Even if a contracting party has the incentive to invest in diligence and modification efforts, there may be another type of inefficiency arising from the private information it acquires about the ex post optimal deal terms. On this basis, the party would propose a modification with a new or additional deal term. The uninformed counterparty, however, would not know whether the proposed term is surplus increasing in fact or the informed party is acting opportunistically by attempting to sell a term at a higher price than it is worth. For example, a seller may attempt to use its superior information about the value of warranties to a buyer to dupe the buyer into accepting a broader (but unnecessary) warranty at a higher price. Anticipating this rent-seeking incentive, the uninformed party may rationally reject any offer of a term from the informed party, even when it may be in fact efficient. The prospect of such renegotiation failure raises an obstacle to (ex post) efficient modification, which the parties would want to address ex ante.
Staged contracting can affect the impact of asymmetric information in interesting ways. The hazard from asymmetric information is greater if the terms of the preliminary agreement are fully binding because a fully binding agreement to transact ensures the informed party its expected profit under that deal. The informed party may thereby have little or nothing to lose by opportunistically offering new terms solely to extract a larger surplus from the counterparty. If the uninformed party rejects the offer, the informed party can simply fall back on the initial terms and still realize its expected profit. Similarly, if the uninformed party can fall back on its expected profit from the initial agreement, it can afford to be more skeptical of the new proposal and much more inclined to simply reject the modification proposals. In short, given this skepticism in the presence of asymmetric information, it could be (often prohibitively) difficult for the parties to renegotiate the fully binding initial terms so as to adopt a more efficient set of terms.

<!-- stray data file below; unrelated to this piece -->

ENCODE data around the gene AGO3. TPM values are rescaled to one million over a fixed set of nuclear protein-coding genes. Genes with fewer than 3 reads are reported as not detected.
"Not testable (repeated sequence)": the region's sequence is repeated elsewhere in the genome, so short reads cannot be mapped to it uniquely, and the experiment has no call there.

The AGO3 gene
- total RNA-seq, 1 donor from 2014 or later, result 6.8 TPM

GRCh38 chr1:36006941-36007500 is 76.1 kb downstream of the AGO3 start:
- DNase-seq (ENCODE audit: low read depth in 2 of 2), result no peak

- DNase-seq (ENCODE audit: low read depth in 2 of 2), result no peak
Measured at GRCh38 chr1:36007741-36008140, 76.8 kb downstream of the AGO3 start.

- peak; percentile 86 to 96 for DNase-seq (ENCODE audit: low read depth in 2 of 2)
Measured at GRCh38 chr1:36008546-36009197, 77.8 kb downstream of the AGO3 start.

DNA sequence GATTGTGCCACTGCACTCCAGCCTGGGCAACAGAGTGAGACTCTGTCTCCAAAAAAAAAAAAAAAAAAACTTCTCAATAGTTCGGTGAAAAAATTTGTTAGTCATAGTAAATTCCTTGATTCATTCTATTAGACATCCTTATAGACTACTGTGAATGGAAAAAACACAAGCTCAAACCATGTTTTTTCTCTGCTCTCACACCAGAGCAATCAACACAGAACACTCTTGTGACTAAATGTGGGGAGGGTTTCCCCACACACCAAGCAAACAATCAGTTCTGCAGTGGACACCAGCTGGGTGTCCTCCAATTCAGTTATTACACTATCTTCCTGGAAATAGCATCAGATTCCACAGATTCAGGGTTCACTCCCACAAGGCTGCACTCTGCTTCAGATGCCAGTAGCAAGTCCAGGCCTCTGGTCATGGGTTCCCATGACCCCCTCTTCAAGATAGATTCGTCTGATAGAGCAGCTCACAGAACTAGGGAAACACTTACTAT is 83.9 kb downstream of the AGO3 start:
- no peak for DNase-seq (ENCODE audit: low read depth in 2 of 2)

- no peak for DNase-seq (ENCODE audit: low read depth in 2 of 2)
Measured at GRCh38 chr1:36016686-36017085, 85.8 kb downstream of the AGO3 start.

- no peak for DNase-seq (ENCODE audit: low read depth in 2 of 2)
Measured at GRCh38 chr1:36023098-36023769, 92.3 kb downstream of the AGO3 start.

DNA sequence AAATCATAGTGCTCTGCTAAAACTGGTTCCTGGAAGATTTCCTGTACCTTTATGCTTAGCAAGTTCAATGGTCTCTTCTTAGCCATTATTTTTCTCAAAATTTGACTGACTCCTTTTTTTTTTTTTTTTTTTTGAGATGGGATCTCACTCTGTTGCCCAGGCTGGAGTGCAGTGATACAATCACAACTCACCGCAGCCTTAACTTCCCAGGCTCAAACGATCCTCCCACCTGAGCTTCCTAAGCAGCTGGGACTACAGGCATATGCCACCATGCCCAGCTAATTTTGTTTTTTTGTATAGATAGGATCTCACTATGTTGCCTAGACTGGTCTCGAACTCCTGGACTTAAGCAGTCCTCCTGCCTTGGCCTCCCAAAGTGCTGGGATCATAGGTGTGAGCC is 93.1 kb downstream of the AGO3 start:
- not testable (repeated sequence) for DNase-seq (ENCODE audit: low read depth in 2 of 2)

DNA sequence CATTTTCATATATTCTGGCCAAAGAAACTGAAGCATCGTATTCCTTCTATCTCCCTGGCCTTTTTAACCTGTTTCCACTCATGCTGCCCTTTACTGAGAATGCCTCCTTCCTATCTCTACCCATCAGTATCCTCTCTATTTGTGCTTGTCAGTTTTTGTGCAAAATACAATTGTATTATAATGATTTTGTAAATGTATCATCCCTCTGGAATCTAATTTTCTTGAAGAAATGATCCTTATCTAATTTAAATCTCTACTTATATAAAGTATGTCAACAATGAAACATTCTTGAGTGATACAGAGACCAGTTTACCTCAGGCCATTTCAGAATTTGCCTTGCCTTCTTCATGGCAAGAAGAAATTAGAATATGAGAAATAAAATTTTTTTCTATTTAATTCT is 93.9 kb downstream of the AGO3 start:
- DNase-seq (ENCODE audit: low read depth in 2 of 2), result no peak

In contrast, if the terms of the preliminary agreement are not binding, the incentive of the informed seller to dupe a buyer into a broad warranty term is at least partially attenuated because neither party has an enforceable contract to fall back on. In this case, if the uninformed party rejects the proposed terms, the parties no longer have a deal, and neither party will be able to capture any contractual surplus. While such a downside risk can go a long way in terms of deterring the informed party’s opportunism, it may not be sufficient, especially when the extra return an informed party can realize by acting opportunistically is substantial. There is no easy way of guarding against such opportunistic behavior under these conditions (except perhaps for simply walking away completely from the deal, which could be inefficient).
The intermediate regime—a Type II preliminary agreement with the duty to negotiate in good faith or best efforts—can better address the problem of (re)negotiation failure in many circumstances. It does so by punishing the party who attempts to renegotiate the terms of the initial agreement solely for the purpose of extracting rent from the counterparty. Under the good faith standard, the parties invite the future court to examine the motives behind the informed party’s new proposal by asking whether the informed party acted dishonestly. They thereby create a new avenue for the uninformed party to police the informed party’s opportunism that is valuable, as we explain in Part III below, even when judicial enforcement is costly and error-prone. When the parties are reassured that opportunistic behavior is deterred, it is easier for them to supplement or modify the terms when it is in fact efficient to do so. Furthermore, when the parties realize that the deal is no longer efficient, given that the initial agreement is not binding, they are not stuck with a fully binding initial agreement; they can avoid liability if they negotiate in good faith.
2. Relationship-Specific Investment and Ex Ante Efficiency.—As indicated earlier, the conventional justification given for enforcing negotiation duties in preliminary agreements is to protect and encourage relationship-specific or reliance investments that would increase the expected deal surplus. Often, the investment contemplated by courts, scholars, and lawyers is the cost of negotiating and contracting over the terms of the deal, conducting due diligence, and retaining experts to advise on performance (lenders, consultants, architects, etc.). The classic concern of contract theory is that if price is negotiated or renegotiated after one party has made such reliance investment, the other party may engage in a holdup to deprive the investing party of the expected return on its investment. Anticipating such holdup, the investing party would decline to make even a beneficial investment. If the terms of the bargain have not been settled, this holdup hazard may go unchecked, so the parties may wish that the courts police it by enforcing an agreement to negotiate in good faith.